Once upon a time in what seems like an alternate universe, people were actually impressed when you told them that you were an MC. I admit, its not exactly curing cancer or having the ability to put an entire string of beads up your ass or anything, but people respected you if you were a rapper, famous or not, because they knew that it took a skillful mastery of wordplay and a quick mind to endure all of the freestyle battles you had been and were going to be a part of. Try walking up to some woman in a bar nowadays and in the midst of the conversation mention that you're an MC, what once provoked child-like wonderment in the eyes of whoever you told that to, now provokes glares of pity like you had just told her that you were a stunt hole in gay porn or Chamillionaire's ghostwriter. I think that's because being an MC doesn't seem like an incredibly difficult task any more, as a kid growing up listening to Kane and Rakim I seriously felt that I would never be able to create that level of lyricism if I lived 3 lifetimes. Now if I was a kid growing up today, listening to the products of inbreeding that try to pass themselves off as true lyricists, what once seemed like an unattainable endeavor would immediately seem rather do-able.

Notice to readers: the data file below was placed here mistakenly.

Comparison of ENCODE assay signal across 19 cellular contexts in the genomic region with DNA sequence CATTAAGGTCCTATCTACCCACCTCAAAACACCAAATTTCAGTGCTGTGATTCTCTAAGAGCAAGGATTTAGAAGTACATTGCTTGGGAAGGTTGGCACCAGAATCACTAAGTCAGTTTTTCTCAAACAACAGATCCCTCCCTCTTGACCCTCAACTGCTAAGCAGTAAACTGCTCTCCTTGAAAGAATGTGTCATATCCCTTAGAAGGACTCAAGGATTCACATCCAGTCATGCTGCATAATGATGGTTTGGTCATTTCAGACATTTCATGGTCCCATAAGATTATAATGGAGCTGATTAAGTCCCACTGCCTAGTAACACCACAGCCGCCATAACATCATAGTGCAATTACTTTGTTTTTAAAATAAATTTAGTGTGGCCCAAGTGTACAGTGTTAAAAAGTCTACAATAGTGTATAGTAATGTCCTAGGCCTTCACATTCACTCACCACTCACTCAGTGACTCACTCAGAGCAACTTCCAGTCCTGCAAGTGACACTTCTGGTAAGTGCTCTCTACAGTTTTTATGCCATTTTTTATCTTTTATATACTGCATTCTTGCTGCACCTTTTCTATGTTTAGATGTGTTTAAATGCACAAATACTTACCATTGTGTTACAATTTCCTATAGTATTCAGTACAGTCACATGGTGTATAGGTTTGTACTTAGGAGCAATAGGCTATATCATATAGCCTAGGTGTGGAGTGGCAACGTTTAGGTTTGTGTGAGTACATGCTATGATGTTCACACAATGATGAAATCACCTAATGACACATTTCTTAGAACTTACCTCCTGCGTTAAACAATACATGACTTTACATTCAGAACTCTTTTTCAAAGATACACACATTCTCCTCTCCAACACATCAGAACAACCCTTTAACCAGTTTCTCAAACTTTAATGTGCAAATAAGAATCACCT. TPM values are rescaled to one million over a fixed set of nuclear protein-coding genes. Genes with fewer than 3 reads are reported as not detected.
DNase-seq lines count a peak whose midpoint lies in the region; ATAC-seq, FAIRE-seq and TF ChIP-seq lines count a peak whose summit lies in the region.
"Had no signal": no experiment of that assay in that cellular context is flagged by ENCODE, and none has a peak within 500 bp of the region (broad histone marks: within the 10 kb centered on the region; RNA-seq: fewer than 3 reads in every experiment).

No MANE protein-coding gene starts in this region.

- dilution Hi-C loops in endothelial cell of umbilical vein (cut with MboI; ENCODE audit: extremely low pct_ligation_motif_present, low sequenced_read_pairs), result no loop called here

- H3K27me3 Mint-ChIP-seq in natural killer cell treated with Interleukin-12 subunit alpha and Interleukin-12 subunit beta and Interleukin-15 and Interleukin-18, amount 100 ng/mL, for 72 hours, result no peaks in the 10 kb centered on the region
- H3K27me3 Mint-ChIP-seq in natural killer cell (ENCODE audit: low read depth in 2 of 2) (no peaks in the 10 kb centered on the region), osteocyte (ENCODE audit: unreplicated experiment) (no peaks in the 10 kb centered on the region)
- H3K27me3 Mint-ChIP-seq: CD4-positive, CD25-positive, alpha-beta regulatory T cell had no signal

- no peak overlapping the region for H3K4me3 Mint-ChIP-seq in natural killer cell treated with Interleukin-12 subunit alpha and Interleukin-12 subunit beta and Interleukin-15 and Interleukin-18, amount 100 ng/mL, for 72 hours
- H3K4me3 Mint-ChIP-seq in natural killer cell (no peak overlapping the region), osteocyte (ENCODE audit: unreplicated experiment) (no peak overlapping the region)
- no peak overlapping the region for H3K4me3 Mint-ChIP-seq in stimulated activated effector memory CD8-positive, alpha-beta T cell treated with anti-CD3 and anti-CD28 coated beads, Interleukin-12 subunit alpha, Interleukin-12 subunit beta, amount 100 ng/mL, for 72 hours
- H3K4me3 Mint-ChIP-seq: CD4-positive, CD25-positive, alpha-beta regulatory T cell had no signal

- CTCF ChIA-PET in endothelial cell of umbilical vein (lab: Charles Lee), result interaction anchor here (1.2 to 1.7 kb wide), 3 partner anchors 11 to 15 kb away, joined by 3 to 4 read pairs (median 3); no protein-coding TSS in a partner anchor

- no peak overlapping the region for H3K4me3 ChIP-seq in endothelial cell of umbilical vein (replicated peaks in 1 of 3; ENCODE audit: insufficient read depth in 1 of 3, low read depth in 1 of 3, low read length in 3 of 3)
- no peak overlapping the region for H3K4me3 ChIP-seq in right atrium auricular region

It's my humble opinion that famous rappers not getting randomly challenged to battle anymore is an accomplice in the murder of Hip Hop. See, what was so great about Hip Hop and what set it apart from any genre you can name, was that no matter how big the star was there was always a chance that he/she would get publicly called out and forced to battle. I'd bet you dollars to donuts that there aren't fans of Mariah Carey willing to challenge her to see who has the better vocal range, Mary J Blige doesn't have to deal with people wanting to battle her, see who gives the more depressing interview, and see who looks the worst without their makeup on, no one is showing up to Eric Clapton concerts with a guitar in hand, actively trying to take a piss on the Englishman's legacy and take him down in a rein of guitar licks. Hip Hop was always that art-form where you had to be on guard, akin to stories that Bruce Lee used to tell about going out in public and people constantly challenging him to fist fights, no matter where you were there was a good chance someone wanted a piece of you lyrically. Whether it be the market, inside a club, on the train, at a wake, during a fucking colonoscopy for Christs sake, the magic of Hip Hop was the chance of someone trying to dethrone you regardless of the circumstance.
Unfortunately, based on the landscape of sub par artists and what passes for lyrics nowadays, I get the sneaking suspicion that people don't take the same pride in their job like those who came before them.